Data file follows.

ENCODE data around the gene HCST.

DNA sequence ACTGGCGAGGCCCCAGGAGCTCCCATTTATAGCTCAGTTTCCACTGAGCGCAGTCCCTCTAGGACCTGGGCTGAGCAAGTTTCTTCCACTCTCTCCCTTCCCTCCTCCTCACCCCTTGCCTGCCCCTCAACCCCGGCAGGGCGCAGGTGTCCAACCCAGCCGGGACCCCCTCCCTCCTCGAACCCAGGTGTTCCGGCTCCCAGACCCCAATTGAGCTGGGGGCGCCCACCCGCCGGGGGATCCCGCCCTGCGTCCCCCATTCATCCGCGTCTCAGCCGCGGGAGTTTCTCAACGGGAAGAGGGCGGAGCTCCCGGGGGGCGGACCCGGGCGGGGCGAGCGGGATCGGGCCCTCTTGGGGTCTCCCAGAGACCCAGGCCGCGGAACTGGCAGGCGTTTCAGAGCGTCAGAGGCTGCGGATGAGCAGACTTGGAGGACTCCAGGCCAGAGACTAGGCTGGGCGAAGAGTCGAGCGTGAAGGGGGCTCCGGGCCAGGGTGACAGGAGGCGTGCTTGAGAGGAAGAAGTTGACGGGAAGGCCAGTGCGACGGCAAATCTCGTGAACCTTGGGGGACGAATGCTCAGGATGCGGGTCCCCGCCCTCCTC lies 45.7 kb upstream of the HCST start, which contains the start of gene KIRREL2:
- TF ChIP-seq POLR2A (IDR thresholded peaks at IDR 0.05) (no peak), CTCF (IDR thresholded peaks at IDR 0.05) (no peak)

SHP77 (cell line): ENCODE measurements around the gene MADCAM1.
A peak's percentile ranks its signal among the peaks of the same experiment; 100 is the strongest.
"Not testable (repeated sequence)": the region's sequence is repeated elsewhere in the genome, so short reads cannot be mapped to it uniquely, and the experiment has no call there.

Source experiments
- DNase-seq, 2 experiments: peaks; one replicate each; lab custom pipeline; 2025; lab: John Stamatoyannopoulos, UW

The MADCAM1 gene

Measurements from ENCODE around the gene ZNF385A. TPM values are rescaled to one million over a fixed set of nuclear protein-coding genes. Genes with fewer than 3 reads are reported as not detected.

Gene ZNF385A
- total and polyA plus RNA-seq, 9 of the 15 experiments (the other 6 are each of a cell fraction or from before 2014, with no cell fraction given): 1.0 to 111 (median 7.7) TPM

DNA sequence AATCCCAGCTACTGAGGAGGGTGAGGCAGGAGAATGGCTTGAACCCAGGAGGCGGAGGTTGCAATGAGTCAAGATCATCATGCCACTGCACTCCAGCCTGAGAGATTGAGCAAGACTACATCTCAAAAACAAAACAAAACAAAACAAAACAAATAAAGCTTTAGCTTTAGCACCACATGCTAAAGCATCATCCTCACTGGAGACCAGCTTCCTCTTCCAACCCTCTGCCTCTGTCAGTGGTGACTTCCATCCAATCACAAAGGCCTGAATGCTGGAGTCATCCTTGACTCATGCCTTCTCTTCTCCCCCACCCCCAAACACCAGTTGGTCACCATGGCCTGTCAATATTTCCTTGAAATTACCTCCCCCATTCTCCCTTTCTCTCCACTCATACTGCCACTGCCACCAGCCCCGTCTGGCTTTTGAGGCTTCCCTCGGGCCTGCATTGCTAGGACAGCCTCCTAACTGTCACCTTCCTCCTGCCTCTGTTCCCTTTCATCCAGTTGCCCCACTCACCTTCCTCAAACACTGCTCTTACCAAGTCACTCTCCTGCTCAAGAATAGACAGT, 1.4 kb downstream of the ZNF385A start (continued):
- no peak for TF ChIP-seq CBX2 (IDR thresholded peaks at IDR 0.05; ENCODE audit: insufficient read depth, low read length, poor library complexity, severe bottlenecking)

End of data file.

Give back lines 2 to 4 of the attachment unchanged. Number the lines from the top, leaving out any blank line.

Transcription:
DNA sequence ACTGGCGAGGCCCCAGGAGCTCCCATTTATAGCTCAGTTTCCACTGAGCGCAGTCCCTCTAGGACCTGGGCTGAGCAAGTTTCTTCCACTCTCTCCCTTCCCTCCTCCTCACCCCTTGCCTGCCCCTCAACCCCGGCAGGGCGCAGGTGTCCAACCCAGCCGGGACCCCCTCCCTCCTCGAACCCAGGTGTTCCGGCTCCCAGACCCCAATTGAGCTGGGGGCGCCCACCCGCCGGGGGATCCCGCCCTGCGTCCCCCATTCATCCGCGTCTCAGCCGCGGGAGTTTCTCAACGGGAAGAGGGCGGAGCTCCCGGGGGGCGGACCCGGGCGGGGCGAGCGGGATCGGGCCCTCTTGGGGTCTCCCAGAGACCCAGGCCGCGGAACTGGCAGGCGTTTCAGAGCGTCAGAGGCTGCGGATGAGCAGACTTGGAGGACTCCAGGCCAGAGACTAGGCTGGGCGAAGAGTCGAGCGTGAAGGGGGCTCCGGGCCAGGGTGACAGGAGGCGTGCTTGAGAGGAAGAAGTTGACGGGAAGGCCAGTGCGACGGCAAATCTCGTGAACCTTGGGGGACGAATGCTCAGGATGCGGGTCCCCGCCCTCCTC lies 45.7 kb upstream of the HCST start, which contains the start of gene KIRREL2:
- TF ChIP-seq POLR2A (IDR thresholded peaks at IDR 0.05) (no peak), CTCF (IDR thresholded peaks at IDR 0.05) (no peak)

SHP77 (cell line): ENCODE measurements around the gene MADCAM1.